December 1st, 2008

Chris Keeley

Responding to the financial crisis, Klein says, “This is a progressive moment: it’s ours to lose.” P

Responding to the financial crisis, Klein says, “This is a progressive moment: it’s ours to lose.” Photograph by Platon

Responding to the financial crisis, Klein says, “This is a progressive moment: it’s ours to lose.” Photograph by Platon.

In this issue of the magazine, Larissa MacFarquhar profiles the activist Naomi Klein. Here MacFarquhar talks about Klein’s personality and style, and about her book and short film “The Shock Doctrine.”

Listen to the mp3 on the player above, or right-click here to download.


http://www.newyorker.com/online/2008/12/08/081208on_audio_macfarquhar
Chris Keeley

ReHab

Letter From West Hollywood

Special Treatment

The rise of luxury rehab.

by Amanda Fortini December 1, 2008

 
At Wonderland, addicts are permitted to use cell phones and computers. Actors are released to work on films; musicians can tour.

At Wonderland, addicts are permitted to use cell phones and computers. Actors are released to work on films; musicians can tour.

Just before dawn one morning in June, Howard Samuels, the executive director of the Wonderland Center—a private alcohol-and-drug rehab facility in West Hollywood, California—was standing in the spacious foyer of his Craftsman-style house, greeting his publicist, Cathy Griffin. They were about to head over to Fox Studios, where Samuels, who frequently turns up on the punditry circuit when an actor overdoses, relapses, or checks herself in, was scheduled to discuss the recent drug bust of Tatum O’Neal and the apparent bisexuality of Lindsay Lohan, on “The Morning Show with Mike and Juliet.” “Do you want any coffee?” Samuels asked Griffin, adding, “I’ve had two cups already.” Samuels is a recovering cocaine and heroin addict who in August, at the age of fifty-six, celebrated twenty-four years of sobriety. Caffeine is the only addictive substance permitted in the Samuels household. (His thirty-eight-year-old wife, Gabrielle, has also conquered several addictions—alcohol, crystal meth, and compulsive eating.) Samuels is a tall, solidly built man with close-set green eyes, a prominent nose, and lips that cover his teeth when he talks, occasionally giving the impression of missing dentures. He was wearing a gray linen Armani jacket with cuffed jeans and Converse Chuck Taylor sneakers.

“Did you see the New York Post?” Griffin asked, wrestling a manila folder from her slouchy pink-leather purse. She began to brief Samuels on the celebrity stumbles that he’d be discussing. The day before, Tatum O’Neal had been caught attempting to buy crack on the Lower East Side of Manhattan. “Originally, Tatum’s story was that she was researching a role,” Griffin explained. “Now she’s saying her dog’s death prompted the drug buy.”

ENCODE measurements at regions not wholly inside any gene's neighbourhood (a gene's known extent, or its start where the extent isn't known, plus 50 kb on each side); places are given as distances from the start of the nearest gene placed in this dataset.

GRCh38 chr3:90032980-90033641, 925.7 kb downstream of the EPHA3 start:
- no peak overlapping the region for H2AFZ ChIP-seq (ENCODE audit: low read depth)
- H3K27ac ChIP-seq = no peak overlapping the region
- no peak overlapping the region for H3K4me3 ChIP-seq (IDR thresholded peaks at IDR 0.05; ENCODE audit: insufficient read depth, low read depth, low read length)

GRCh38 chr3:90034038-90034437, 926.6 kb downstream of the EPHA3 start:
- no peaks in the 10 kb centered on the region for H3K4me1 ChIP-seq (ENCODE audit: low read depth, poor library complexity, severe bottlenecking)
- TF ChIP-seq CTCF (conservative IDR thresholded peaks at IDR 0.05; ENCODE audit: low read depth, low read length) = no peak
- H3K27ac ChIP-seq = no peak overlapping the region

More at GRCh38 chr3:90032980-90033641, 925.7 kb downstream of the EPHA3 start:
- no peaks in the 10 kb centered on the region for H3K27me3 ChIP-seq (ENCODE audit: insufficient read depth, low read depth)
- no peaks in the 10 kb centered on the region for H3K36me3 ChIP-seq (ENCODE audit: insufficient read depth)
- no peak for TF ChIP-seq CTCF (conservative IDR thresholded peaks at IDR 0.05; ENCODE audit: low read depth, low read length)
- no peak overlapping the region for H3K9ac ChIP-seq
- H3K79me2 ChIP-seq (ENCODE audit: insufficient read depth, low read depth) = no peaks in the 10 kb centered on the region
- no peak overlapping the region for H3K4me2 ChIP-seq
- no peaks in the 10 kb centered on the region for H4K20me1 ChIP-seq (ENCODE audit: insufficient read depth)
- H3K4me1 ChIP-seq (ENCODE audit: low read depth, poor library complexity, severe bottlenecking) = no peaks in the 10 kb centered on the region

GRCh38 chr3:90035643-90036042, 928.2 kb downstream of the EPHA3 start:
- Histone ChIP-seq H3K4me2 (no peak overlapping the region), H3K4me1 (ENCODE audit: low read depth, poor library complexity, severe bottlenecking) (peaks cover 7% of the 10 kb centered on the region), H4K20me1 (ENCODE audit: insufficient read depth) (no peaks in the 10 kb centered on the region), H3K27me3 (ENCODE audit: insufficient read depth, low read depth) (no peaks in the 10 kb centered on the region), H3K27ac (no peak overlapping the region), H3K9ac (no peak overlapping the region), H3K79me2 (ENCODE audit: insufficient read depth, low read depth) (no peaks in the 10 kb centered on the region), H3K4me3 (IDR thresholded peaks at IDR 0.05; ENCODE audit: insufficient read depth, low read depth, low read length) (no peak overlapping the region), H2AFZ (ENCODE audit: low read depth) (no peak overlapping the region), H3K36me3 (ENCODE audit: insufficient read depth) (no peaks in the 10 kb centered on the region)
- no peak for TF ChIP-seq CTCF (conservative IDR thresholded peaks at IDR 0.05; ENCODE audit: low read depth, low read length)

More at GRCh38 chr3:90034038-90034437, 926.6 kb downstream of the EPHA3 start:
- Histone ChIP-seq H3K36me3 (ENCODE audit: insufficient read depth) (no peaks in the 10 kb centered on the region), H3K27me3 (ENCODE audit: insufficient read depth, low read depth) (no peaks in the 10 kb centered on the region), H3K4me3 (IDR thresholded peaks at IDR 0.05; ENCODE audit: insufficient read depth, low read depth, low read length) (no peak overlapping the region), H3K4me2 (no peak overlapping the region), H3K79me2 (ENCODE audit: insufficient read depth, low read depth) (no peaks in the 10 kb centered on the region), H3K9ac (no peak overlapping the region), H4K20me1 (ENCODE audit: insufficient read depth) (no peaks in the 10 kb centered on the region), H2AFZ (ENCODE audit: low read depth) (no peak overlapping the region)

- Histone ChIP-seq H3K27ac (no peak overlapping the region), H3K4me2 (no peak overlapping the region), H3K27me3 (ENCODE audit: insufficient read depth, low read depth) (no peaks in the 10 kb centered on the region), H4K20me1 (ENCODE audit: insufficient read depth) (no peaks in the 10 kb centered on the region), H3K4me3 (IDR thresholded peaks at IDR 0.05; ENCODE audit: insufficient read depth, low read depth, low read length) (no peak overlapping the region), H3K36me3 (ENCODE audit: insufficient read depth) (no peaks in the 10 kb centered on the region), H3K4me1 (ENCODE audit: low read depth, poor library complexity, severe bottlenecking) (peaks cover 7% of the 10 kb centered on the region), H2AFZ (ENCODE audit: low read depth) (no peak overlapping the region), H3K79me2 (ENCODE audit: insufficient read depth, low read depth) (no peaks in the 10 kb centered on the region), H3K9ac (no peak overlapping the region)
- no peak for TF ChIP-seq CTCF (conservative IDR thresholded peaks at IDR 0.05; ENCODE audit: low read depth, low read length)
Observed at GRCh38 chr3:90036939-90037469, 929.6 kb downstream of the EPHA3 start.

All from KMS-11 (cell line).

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Chris Keeley

It has helped eliminate scenes of large groups of drug users shooting up openly in parks and is cred

December 1, 2008
 

Swiss Vote to Keep Program Giving Addicts Heroin

GENEVA (AP) — The world’s most comprehensive legalized heroin program became permanent on Sunday with overwhelming approval from Swiss voters, who separately rejected the legalization of marijuana.

The heroin program, started in 1994, is offered in 23 centers across Switzerland. It has helped eliminate scenes of large groups of drug users shooting up openly in parks and is credited with reducing crime and improving the health and daily lives of addicts.

The nearly 1,300 addicts selected for the program visit one of the centers twice a day to receive a carefully measured dose of heroin produced by a government-approved laboratory.

They keep their paraphernalia in cups labeled with their names, and use the equipment and clean needles to inject themselves under the supervision of nurses. They also get counseling from psychiatrists and social workers.

The United States and the United Nations narcotics board have criticized the program as potentially fueling drug abuse. But it has attracted attention from governments as far away as Australia and Canada, which have started or are considering their own programs modeled on the system.

The Netherlands began a smaller program in 2006, and it serves nearly 600 patients. Britain has allowed individual doctors to prescribe heroin since the 1920s, but it has been running trials similar to the Swiss approach in recent years. Belgium, Germany, Spain and Canada have also been running trial programs.

Of the 2.26 million Swiss who voted in the national referendum, 68 percent approved making the heroin program permanent. But 63 percent voted against the marijuana proposal, which was based on a separate citizens’ initiative to decriminalize consuming marijuana and growing the plant for personal use.